We take great pride the legal research skills of our attorneys. Whether it is staying focused on the changes and trends in federal or state law, or simply unique and unusual, even humorous, cases, the attorneys at the Sullivan Law Office try to stay informed of the legal news in our neighboring states which together make up the Federal Sixth Circuit. These states include our home state, Kentucky, along with Ohio, Tennessee, and Michigan.

In a recent Sixth Circuit case, the Court affirmed the judgment of a lower court which approved the settlement agreement between a former public employee and the Greater Cleveland Regional Transit Authority (“RTA”). The case, Cummings v. Greater Cleveland Regional Transit Authority, is interesting because it involved the following issues:

  • Is it possible to undo a settlement agreement when one party, after the fact, rethinks the terms and finds an error or mistake?
  • Is it possible if the terms are not equitable?
  • Does Rule 60(b) of the Federal Rules of Civil Procedure allow vacating a judgment in this circumstance under the paragraph, “any other reason that justifies relief?” (Civil Rule 60(b)(1) allows a party to file a motion to vacate a judgment in the event of “mistake, inadvertence, surprise, or excusable neglect” filed within one year of the judgment.)

The plaintiff, Noel Cummings, sued RTA alleging that she was paid less than her male co-workers and passed over for promotion after complaining about the difference in wages. In February 2015, the parties reached a settlement with RTA agreeing to pay Cummings both a lump sum and monthly payments through the end of January 2017. Cummings believed she would then be eligible for retirement at this point in time. Cummings later argued to the Sixth Circuit Court of Appeals that the primary reason she settled the case was to obtain thirty years of retirement credit.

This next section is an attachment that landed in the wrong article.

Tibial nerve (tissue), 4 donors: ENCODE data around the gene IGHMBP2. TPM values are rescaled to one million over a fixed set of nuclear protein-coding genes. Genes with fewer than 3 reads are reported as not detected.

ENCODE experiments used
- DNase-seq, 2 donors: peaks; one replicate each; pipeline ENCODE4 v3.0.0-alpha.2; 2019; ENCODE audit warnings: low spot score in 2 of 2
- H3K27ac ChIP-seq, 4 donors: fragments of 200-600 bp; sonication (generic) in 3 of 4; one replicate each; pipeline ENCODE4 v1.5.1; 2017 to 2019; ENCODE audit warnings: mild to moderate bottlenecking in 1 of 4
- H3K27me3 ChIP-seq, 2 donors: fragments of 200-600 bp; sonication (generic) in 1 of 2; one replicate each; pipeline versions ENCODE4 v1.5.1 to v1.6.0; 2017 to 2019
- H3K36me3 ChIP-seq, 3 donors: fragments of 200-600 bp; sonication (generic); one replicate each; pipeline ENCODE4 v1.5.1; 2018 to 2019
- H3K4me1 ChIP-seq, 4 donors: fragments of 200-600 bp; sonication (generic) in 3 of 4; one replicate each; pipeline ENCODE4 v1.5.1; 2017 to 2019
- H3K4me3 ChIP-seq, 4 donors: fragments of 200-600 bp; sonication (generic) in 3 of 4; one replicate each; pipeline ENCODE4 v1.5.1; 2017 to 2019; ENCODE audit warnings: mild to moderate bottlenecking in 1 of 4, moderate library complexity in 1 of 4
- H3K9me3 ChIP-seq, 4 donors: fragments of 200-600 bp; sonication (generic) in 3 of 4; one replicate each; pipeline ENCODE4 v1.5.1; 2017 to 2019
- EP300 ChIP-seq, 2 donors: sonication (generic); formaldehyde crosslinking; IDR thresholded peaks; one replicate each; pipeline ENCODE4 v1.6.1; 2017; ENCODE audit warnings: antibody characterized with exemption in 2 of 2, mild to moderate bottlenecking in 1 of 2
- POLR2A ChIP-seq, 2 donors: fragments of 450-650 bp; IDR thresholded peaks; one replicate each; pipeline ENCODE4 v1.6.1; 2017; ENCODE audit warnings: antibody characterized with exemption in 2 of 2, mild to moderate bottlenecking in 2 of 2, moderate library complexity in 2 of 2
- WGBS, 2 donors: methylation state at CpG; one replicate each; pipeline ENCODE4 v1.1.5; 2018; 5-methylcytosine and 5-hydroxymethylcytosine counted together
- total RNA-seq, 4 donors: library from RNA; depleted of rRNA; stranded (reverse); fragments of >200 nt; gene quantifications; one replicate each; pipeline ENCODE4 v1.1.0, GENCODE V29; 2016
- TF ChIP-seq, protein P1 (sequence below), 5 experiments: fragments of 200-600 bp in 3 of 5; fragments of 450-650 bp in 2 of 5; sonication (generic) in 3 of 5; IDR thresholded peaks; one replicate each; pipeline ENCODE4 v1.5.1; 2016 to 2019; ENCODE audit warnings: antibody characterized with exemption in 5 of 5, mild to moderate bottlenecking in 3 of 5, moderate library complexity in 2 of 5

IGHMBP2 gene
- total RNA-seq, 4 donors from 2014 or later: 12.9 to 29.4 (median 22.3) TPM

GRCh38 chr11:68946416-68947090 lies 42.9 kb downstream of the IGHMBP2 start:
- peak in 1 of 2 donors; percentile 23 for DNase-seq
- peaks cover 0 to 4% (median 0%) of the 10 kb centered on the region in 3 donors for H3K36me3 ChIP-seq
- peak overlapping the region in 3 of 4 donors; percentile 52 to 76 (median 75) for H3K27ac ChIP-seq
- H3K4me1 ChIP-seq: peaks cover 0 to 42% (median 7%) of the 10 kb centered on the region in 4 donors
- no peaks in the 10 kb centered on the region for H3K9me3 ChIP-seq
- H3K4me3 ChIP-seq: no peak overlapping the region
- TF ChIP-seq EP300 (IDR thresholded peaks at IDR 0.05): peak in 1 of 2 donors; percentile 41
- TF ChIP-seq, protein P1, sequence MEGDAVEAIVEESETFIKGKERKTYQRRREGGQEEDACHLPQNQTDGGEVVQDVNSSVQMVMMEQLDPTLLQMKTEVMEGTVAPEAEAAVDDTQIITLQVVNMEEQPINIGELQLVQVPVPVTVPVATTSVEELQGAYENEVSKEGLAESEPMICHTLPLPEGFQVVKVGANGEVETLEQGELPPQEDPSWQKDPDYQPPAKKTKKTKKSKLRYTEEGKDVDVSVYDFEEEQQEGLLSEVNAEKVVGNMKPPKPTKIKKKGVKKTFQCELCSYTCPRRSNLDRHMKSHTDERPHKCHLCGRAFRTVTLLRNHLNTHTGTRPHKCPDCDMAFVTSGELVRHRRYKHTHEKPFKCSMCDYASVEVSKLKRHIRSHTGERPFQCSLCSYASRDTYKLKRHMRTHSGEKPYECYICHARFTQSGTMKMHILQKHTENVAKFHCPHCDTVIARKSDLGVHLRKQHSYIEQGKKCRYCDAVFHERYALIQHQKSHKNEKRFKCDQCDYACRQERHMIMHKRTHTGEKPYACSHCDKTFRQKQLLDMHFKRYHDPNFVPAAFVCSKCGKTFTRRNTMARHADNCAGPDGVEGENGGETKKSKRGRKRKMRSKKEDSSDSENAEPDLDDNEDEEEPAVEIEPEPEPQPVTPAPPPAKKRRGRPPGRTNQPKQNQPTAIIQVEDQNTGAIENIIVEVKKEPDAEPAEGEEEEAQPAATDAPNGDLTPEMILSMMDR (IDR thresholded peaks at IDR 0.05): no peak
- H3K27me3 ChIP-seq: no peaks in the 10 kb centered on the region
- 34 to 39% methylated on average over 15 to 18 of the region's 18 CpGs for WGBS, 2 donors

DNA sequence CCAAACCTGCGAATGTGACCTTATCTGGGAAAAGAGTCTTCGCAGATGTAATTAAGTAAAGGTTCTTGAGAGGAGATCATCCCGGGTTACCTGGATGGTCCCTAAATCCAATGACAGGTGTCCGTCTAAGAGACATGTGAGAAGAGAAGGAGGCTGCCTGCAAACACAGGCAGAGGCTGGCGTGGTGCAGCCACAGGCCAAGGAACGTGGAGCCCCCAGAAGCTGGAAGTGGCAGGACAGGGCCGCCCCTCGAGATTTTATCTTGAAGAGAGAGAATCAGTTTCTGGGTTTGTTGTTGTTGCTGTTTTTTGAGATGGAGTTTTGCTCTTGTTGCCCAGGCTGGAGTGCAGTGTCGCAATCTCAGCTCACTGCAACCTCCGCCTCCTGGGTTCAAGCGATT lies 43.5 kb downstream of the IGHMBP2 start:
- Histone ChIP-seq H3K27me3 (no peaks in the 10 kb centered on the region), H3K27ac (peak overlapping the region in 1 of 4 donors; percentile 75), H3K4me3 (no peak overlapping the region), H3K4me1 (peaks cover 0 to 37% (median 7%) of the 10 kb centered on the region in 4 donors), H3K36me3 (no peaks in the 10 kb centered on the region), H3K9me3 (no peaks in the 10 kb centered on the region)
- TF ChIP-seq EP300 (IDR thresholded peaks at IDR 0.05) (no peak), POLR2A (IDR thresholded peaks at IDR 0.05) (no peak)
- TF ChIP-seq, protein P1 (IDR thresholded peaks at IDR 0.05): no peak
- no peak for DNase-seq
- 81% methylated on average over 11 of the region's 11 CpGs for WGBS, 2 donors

But then over a year later, Cummings moved to vacate the judgment after she realized that the state retirement system did not count her credits under the settlement agreement because the payments were not “earnable salary” under state law. The court rejected her motion as time-barred under Civil Rule 60(b)(1). Sadly, it was too late for the court to remedy her mistake.

The U.S. Sixth Circuit Court of Appeals affirmed, stating:”A settlor’s remorse cannot alone justify abandoning such judgments,” the court said unanimously. “Else, the key virtue of settling cases –letting the parties move on after they each get some of what they want — would be lost.”

Judge Jeffrey Sutton said: “There is a deeply embedded judicial and legislative policy in favor of keeping final judgments final.” “That is especially true for settlement agreements.”

Disability claimants must act without delay since there are time limits throughout the benefit application process. As the plaintiff, in this case, learned, when it comes to the legal system, there is only so much time available to act, especially to remedy a mistake or error. In this case, there was one year to correct the error at hand.

An experienced disability attorney may ensure that any applicant fully takes advantage of the rules intended to help individuals obtain eligibility for disability benefits. Do you have a potential disability claim? To improve your chances of meeting all of the requirements for the allowance of a claim (and avoiding the denial of benefits), retain the services of a qualified Kentucky Social Security Disability attorney. Contact Sullivan Law Office today. We offer free consultations, so you have absolutely nothing to lose! We look forward to hearing from you. Call 888-587-0228 or visit us online.When Is It Too Late To Retract A Settlement In Federal Court?